The new rules are a result of a foiled bomb plot on a Sydney flight in July 2017. The new rules are a result of a foiled bomb plot on a Sydney flight in July 2017.
Life Travel The new rules affecting carry-on luggage from June 30 Updated:

The new rules affecting carry-on luggage from June 30

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If you’re flying internationally, there are new rules affecting what you can take on board.

The Australia government has introduced new rules from June 30 that restrict the amounts and types of powders that can be taken in carry-on luggage.

If you’re departing on an international flight from Australia, you will be required to present any forms of powder you may be travelling with, in addition to the current requirement of liquids, aerosols and gels in your carry-on baggage.

The new rules will also impact domestic passengers departing from an international terminal, such as Terminal 1 in Sydney or Terminal 2 in Melbourne. (Note, your boarding ticket will confirm if you are departing from an international terminal.)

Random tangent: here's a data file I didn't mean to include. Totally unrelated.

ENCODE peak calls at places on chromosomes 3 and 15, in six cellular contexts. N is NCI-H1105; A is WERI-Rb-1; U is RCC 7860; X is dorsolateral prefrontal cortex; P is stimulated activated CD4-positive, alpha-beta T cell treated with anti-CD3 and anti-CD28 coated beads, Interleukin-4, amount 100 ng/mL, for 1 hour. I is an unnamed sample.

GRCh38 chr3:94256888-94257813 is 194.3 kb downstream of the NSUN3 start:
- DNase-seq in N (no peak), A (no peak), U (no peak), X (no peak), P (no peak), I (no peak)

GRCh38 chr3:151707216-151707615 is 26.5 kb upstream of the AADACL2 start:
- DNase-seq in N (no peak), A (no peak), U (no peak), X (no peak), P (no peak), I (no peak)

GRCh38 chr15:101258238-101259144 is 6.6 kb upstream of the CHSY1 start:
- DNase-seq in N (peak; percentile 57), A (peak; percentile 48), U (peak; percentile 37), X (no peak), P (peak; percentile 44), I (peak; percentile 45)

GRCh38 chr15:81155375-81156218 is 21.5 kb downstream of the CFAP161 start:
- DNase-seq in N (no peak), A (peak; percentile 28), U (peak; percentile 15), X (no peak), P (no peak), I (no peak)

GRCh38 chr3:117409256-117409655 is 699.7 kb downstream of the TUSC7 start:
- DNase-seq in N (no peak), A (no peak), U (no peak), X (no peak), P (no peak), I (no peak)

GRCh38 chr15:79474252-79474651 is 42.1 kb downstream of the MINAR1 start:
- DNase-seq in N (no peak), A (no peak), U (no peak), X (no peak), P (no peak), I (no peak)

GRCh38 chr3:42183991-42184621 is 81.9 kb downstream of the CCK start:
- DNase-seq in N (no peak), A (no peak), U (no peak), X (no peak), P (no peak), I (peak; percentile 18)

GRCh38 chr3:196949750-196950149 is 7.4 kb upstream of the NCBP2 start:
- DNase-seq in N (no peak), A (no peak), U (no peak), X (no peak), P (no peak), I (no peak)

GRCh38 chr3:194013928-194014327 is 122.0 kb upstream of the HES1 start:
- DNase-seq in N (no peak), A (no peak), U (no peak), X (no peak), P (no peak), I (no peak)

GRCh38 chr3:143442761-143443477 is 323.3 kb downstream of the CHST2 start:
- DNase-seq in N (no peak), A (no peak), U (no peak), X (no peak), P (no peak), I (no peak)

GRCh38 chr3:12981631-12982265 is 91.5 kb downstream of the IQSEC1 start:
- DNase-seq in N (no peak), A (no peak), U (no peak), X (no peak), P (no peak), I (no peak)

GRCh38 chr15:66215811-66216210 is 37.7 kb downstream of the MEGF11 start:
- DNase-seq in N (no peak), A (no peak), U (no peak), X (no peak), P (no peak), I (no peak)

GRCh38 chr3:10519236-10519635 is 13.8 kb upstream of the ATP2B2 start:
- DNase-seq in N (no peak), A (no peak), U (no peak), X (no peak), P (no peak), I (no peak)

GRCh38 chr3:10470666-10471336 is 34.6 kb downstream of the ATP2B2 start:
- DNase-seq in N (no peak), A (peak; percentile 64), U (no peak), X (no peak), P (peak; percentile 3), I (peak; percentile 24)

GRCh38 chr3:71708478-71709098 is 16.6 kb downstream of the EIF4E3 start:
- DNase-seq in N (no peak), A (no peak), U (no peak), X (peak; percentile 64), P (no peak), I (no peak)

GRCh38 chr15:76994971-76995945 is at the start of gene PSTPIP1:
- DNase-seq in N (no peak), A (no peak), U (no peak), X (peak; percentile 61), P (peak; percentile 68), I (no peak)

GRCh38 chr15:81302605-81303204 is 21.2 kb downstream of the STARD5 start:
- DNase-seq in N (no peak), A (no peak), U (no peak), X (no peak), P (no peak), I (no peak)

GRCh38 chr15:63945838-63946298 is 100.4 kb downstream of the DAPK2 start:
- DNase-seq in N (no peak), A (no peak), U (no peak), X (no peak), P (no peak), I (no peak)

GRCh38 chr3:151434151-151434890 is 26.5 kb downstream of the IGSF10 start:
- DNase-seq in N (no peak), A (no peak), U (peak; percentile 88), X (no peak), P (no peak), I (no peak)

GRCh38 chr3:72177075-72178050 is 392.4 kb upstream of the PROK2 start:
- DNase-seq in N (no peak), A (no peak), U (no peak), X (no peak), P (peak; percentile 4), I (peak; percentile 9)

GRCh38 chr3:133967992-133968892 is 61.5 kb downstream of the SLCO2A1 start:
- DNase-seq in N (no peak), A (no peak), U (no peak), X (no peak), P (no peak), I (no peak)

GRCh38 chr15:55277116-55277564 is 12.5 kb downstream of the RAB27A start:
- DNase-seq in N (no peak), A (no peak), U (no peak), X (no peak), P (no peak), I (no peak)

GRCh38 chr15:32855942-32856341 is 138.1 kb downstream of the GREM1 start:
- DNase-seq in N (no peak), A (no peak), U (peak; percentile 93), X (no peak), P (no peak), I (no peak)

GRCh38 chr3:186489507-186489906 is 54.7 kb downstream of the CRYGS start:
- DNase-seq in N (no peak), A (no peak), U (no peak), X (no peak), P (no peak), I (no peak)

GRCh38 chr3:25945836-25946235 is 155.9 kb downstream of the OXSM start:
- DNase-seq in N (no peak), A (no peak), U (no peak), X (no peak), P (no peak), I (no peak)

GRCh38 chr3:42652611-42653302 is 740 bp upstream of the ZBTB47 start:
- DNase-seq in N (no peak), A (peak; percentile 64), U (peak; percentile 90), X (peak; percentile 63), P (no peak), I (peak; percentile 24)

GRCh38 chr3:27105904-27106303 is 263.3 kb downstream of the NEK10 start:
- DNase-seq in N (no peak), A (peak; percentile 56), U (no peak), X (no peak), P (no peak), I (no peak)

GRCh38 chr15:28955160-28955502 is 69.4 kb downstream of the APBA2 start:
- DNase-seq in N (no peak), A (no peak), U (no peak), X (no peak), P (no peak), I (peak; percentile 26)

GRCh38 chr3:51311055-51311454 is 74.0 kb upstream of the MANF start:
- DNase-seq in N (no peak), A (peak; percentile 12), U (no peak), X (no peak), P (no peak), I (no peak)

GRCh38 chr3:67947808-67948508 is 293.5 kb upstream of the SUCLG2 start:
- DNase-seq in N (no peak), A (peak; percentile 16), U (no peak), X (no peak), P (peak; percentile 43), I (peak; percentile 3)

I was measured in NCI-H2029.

Substances affected by the new rules include inorganic powders such as some cosmetics, foot powders, sand, some talcum powders, powdered detergents and some cleaning products, and may not exceed 350 grams in weight or 350 millilitres in volume.

The new restrictions do not affect the carriage of organic powders such as baby formula, protein powders, flour, sugar, coffee or spices, for example.

Other exemptions include medical or therapeutic products and cremated remains (ashes).

While there is no limit to the number of containers into which you can pack the powders, the total amount cannot exceed the 350 grams or 350 millilitres.

At the screening point all powders in your carry-on baggage must be separately presented for screening. But unlike liquids, they do not need to be put in a resealable plastic bag.

As was the new rules on liquids, aerosols and gels on carry-on luggage that were sparked by the September 11 attacks 2011, the latest restrictions were a result of the thwarted bomb plot on an Etihad flight from Sydney in July 2017.

A spokesman for the Transportation Security Administration (TSA) in the United States, Michael England, told Bloomberg last month that  “improvised devices containing powder explosives have always been a concern of TSA’s”.